4. Ian Poulter was just one off the lead heading into the final round at Colonial, but he was one of three players that finished in the top-20 to shoot even par or worse on the day. Are you surprised he struggled again on a Sunday, and why has it been so hard for him to get that first stroke-play win in the U.S.?

VAN SICKLE: Poulter usually isn’t among the top ballstrikers. He lives and dies with his short game. He plays better on courses where par is a good score. You saw it Sunday, he couldn’t keep it between the trees when he had to or stick an iron shot close when he had the chance. In stroke play, you have to live with your mistakes. Poulter has been making too many.

RITTER: Don’t know why he’s winless in U.S. stroke-play events but here are three theories: 1) He feels added pressure because he’d like to get the monkey off his back. 2) He doesn’t feel enough pressure because he’s financially secure and has built his brand on Ryder Cup success. 3) It’s just a silly coincidence. You can talk me into any of these.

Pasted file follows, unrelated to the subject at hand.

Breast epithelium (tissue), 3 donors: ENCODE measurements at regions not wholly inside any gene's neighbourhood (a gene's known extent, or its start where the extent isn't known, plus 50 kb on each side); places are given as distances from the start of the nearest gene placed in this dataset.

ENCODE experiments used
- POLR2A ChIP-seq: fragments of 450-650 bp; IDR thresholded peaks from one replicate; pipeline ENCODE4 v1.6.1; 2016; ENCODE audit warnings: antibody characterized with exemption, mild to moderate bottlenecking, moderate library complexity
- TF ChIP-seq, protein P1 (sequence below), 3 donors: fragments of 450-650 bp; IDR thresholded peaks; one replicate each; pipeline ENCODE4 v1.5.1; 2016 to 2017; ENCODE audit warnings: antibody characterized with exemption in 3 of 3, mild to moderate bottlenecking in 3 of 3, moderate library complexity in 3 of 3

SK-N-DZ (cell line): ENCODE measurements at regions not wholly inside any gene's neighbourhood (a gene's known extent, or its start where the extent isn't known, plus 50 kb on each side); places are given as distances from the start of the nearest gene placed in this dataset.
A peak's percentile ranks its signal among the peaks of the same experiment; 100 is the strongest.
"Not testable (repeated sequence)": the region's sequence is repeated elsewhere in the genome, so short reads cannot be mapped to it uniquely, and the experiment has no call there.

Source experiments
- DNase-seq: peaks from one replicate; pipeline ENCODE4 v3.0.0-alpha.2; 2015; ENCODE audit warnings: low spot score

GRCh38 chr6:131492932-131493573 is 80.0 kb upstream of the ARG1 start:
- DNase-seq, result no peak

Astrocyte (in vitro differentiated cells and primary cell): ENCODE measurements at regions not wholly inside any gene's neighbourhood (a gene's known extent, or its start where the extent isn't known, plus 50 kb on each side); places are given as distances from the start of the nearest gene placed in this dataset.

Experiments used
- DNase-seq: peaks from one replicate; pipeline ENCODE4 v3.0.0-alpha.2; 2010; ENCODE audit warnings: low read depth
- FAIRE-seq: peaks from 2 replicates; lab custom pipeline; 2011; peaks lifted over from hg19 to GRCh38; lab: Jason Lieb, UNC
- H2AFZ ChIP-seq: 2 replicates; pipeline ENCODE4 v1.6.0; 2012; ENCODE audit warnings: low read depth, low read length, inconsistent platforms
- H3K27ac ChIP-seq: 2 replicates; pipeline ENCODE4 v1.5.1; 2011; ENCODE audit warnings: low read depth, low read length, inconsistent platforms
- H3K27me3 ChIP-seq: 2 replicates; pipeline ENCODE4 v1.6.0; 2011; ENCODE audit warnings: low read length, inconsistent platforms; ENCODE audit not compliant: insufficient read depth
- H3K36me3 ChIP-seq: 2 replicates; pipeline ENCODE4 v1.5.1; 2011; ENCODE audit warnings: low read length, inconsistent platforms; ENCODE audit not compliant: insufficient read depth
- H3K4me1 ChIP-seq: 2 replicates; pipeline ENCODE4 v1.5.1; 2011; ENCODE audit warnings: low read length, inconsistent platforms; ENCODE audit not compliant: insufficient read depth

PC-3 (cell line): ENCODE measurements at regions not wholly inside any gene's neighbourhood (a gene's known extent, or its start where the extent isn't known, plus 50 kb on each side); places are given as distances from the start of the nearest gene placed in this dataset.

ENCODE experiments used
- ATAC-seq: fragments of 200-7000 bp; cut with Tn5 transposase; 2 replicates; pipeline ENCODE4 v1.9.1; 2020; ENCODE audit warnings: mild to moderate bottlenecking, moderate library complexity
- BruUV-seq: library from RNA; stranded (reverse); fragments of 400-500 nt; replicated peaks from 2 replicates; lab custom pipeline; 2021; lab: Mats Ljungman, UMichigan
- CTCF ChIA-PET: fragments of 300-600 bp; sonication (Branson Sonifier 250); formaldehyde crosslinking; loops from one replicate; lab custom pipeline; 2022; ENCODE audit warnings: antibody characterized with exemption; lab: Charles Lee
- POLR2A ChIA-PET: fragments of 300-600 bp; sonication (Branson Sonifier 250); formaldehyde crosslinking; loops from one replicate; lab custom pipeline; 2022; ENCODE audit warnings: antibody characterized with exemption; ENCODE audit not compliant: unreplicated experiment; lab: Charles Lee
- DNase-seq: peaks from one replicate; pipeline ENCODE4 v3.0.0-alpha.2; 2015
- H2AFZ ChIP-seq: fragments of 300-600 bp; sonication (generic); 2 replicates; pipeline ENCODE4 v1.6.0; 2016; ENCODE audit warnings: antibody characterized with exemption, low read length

SENS: Not surprised. He’s never been a deadly ball-striker by PGA Tour standards. You can get away with that in match play if your heart is big enough and your putter gets hot enough. But it’s not going to cut it all that often over four days of stroke play at that level.

PASSOV: I am surprised Poulter didn’t play better. It would have been a great story to see both Poults and Rickie Fowler smash the “Overrated” tag over the wall in the same month. It’s almost ridiculous—pure envy—for PGA Tour regulars to label Poulter that way. He’s got a dozen Euro wins, two match-play triumphs and has been a complete stud in several Ryder Cups. “Most Disliked?” Maybe. But not “Overrated.” Yet, on Sunday at Colonial, he drove the ball terribly all day long. Only his short game led to a respectable finish. Very disappointing. You know what, though? Colin Montgomerie never won a regular PGA Tour event either, but was a Ryder Cup stalwart, was one of the best Euro Tour stars ever and is now cleaning up on Senior majors. Do we continue to diss him because he didn’t win on our tour? I know Poulter would dearly love to win on the PGA Tour, but I don’t look at him any differently merely because he hasn’t.